FITC 2017 Toronto Recap

by Caroline Shaw on

FITC is Canada’s largest tech conference and is conveniently held in Toronto at the Hilton every spring. I’ve been going for the past four years, and I always feel like it’s time well spent. There’s usually a decent blend of practical knowledge that I can take back to my day job, but also also a focus on new media artists that are creating projects outside of the usual business realm. It feels a little like spring cleaning of all the dusty code that’s cluttered my head over the winter; it allows me to reconnect with what’s possible outside of my usual day-to-day experiences in coding.

alt Pictured: Emilie Baltz talking about exploring the senses with tech in her talk titled 'Sensploration'

Every year, an artist or experiential design agency comes up with a theme for the conference. This year the theme was “step into the light”, based on the featured art installation by Red Paper Heart.

Moving Stained Glass from Red Paper Heart on Vimeo.

Spanning three days, FITC has a variety of talks in various specialities. I chose some front-end development talks along with some talks about wearable media and tech-based art installations. Here were some of the highlights:

Styling Hillary

by Mina Markham

In this talk, Mina Markham discussed what it was like working on Hillary Clinton’s 2016 campaign. She was brought onto the web team and given the task of creating a UI toolkit that could be utilized by various codebases (e.g. main website, donation website, landing pages and so on).

What came out of this task was a framework called Pantsuit, that would serve as an internal Bootstrap. What Mina learned was that creating a UI toolkit served as both a source of instruction and inspiration; the style guide offered individual styled components as well as suggestions for templates that would allow people to quickly set up pre-designed landing pages. She also found that creating proper documentation allowed cross-team usage of the new toolkit to empower developers to find the answers they needed, without Mina being the source of truth. What was extra slick was that she hooked her Pantsuit codebase to Slack notifications so she could automate announcements to her team about new versions of Pantsuit, along with links to the updated documentation and release notes.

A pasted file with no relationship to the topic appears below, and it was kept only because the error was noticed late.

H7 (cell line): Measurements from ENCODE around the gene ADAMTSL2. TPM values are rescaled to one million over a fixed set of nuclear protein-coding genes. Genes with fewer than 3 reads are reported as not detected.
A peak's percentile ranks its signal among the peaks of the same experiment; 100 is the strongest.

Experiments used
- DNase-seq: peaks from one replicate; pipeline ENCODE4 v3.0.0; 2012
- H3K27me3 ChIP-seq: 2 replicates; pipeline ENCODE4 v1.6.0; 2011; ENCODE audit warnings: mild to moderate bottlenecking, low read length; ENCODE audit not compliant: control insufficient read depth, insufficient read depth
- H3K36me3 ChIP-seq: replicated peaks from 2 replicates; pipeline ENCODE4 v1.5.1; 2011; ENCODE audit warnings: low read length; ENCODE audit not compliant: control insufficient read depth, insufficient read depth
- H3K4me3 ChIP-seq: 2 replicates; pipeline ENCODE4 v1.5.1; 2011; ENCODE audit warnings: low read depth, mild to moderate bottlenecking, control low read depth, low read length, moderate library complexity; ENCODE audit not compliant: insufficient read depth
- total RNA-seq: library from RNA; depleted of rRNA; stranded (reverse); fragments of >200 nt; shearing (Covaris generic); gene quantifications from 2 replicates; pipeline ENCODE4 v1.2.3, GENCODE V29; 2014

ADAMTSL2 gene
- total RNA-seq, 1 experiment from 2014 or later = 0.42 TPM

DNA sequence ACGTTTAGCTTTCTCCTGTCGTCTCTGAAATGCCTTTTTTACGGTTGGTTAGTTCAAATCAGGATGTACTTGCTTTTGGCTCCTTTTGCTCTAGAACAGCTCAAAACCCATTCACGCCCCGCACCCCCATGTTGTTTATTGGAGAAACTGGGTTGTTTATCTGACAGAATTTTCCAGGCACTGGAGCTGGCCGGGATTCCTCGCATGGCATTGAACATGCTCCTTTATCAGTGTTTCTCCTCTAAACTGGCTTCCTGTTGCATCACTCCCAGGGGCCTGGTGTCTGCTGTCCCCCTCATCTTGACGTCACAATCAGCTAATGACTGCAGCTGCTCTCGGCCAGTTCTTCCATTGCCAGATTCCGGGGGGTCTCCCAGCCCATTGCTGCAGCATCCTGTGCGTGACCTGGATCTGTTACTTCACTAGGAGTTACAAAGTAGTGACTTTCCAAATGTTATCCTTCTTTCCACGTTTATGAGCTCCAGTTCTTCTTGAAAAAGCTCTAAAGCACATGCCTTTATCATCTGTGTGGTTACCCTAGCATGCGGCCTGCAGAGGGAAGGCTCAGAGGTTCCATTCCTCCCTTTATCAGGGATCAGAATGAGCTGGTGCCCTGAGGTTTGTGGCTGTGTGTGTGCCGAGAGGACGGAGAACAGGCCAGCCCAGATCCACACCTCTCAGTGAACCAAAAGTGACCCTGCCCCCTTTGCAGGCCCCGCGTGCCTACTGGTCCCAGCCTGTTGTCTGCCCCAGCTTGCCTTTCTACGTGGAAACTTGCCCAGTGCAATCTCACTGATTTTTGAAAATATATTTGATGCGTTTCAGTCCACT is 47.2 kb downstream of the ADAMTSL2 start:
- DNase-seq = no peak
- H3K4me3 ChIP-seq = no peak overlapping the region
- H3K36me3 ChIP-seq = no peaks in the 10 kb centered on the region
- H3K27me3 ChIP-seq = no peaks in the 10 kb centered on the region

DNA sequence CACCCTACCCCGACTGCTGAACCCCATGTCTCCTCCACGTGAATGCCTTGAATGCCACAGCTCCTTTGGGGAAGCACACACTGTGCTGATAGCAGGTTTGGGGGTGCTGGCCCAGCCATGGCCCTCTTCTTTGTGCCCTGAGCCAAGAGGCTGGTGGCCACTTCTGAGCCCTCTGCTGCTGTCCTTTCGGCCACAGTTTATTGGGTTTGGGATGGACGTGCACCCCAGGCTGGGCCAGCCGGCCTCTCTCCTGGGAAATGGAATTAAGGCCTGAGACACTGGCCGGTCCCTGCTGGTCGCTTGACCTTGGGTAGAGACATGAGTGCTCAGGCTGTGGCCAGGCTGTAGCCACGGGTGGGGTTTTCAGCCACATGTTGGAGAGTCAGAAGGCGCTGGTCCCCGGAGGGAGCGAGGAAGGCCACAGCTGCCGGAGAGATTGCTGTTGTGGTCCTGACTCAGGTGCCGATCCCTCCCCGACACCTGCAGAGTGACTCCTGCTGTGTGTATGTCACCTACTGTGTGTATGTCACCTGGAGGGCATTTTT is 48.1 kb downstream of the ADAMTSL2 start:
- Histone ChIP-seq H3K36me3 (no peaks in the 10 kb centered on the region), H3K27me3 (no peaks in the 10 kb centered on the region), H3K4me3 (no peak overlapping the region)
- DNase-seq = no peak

Another added piece of information that I found helpful was that she talked about the amount of time it took to develop this; six weeks. Often it’s hard to estimate how long an internal project like this would or should take. Setting the bar for a project such as this could help developers, who are advocating for a UI toolkit at their own places of employment, provide estimates to stakeholders.

Storytelling in the Age of JavaScript

by Sarah Drasner

Sarah Drasner is staff writer at CSS-tricks and is basically an SVG/CSS wizard. In this talk, Sarah talked about creating stories within our applications in order to retain the user’s interest and create delight. She talked a lot about loading animations, and argued that custom loading animations distract the user from the perceived wait time.

Here's an example of her work with SVGs:

See the Pen Vue-controlled Wall-E by Sarah Drasner (@sdras) on CodePen.

New Adventures in Responsive Web Design

by Vitaly Friedman